NASA satellite data shows that the volcano released more than 146 teragrams of water – enough to fill 58,000 Olympic-size swimming pools – into the second layer of Earth’s atmosphere, known as the stratosphere, where the ozone layer is and just above the place. Planes fly. The study stated that the amount released was equivalent to 10 percent of the water already in the stratosphere.
“This is the first time this kind of injection has happened in the entire satellite era,” said Luis Millan, lead study author and NASA atmospheric scientist, which includes water vapor data going back to 1995. “We haven’t seen anything like this from before, so that was impressive.”
Volcanic eruptions release different types of gases and particles. Most volcanic eruptions, including the Hunga Tonga, release particles that cool the Earth’s surface by reflecting sunlight back into space, but they usually dissipate after two to three years. However, very few people blow water vapor extremely high. This water vapor can stay longer in the atmosphere – five to ten years – and trap heat at the Earth’s surface.
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Milan believes that water vapor could begin to have a warming effect on the planet’s surface temperature once the associated cooling particles dissipate in about three years. It is an element of how much the temperature increases, because it depends on how the column of water vapor develops. The team believes the warming will continue for a few years, until circulation patterns in the stratosphere push water vapor into the troposphere, the layer where Earth’s weather occurs.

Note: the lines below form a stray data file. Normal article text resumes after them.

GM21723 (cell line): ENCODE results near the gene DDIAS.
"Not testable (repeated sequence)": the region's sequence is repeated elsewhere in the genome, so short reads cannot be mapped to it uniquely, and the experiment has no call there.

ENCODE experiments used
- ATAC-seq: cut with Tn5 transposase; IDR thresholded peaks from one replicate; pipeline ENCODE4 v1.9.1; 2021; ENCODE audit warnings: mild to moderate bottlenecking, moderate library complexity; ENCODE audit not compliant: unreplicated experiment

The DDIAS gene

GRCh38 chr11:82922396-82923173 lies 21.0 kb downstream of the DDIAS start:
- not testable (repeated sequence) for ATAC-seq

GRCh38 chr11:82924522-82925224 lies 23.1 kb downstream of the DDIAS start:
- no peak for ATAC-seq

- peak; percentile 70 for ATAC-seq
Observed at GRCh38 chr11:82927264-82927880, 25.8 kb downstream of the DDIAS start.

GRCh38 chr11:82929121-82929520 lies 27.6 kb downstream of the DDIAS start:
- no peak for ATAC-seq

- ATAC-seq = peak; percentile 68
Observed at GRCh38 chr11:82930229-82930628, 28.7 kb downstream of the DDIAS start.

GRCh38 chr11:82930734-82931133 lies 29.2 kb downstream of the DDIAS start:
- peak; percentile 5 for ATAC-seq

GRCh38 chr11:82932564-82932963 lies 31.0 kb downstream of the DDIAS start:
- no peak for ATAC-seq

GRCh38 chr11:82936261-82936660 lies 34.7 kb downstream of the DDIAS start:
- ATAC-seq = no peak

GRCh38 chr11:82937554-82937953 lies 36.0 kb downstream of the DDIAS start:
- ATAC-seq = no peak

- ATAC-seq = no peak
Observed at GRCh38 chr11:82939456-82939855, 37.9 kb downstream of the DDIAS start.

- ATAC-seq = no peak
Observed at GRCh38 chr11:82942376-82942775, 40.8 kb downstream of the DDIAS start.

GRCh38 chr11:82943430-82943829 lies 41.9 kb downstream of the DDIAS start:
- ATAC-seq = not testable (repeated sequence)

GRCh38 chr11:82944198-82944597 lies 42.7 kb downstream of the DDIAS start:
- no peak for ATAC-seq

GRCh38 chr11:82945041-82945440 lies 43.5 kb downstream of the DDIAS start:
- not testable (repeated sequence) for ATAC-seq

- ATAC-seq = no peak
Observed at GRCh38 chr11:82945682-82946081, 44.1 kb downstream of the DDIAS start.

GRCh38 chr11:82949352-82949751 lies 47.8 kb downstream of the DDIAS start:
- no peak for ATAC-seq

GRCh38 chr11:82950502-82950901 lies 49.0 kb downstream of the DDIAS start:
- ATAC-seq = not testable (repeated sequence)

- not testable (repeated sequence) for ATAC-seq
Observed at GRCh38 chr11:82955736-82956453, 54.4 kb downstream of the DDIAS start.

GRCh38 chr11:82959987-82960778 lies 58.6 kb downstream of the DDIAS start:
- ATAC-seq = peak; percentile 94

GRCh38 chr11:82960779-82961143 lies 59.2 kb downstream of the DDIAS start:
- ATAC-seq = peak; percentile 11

“This is just a temporary rise in temperatures, after which it will go back to what it was supposed to be back to,” Milan said. “It will not exacerbate climate change.”
NASA atmospheric scientist Ryan Kramer added that due to the many factors that lead to temperature changes on time scales of years, the greenhouse effect from a volcano can also be lost in noise, depending on its size.
on shorter On a time scale, increased water vapor could also exacerbate stratospheric ozone depletion, Susan Strahan, an atmospheric chemist at the University of Maryland Baltimore County and NASA said on a time scale.
Stratospheric ozone protects the Earth’s surface from harmful ultraviolet rays. Chemicals that deplete the ozone layer were largely phased out through the 1987 Montreal Protocol and subsequent amendments.
Strahan, who was not involved in the study, explained that the excess water vapor would affect many of the chemical reactions that control stratospheric ozone concentrations. NASA space data released in July showed a decrease in ozone levels, compared to previous years at the location where the excess water vapor is concentrated. She added that a full analysis would be required to elicit the cause.
There may be effects now, but what we need [is] The pattern that tells us is the mechanism(s) by which the effects occurred. Meteorology and chemistry will almost question the playing of both roles – the questions are how much, where and when? Strahan said in an email.
Strahan also said that excess water vapor can promote the formation of special nocturnal clouds, which appear as shimmering, ghost-like wisps of the night sky. They occur about 50 miles in the atmosphere, higher than the stratosphere, and are among the rarest, driest, and highest clouds on Earth. For many people, clouds provide a great view of the sky. However, the researchers believe that any noticeable change in these clouds will not appear until much later, depending on how long it takes for the water vapor to move up into the atmosphere where the clouds form.
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Overall, Milan said that excess water vapor doesn’t matter much on its own but it is “an interesting thing going on”. He and his colleagues are taking this opportunity to test their computer models that help us understand climate change and predict weather in general.
“We have these massive amounts of water vapor moving in the stratosphere, and we can test how well the models reflect their movements within the atmosphere,” Milan said. “This volcano is going to give a lot of researchers a lot of work.”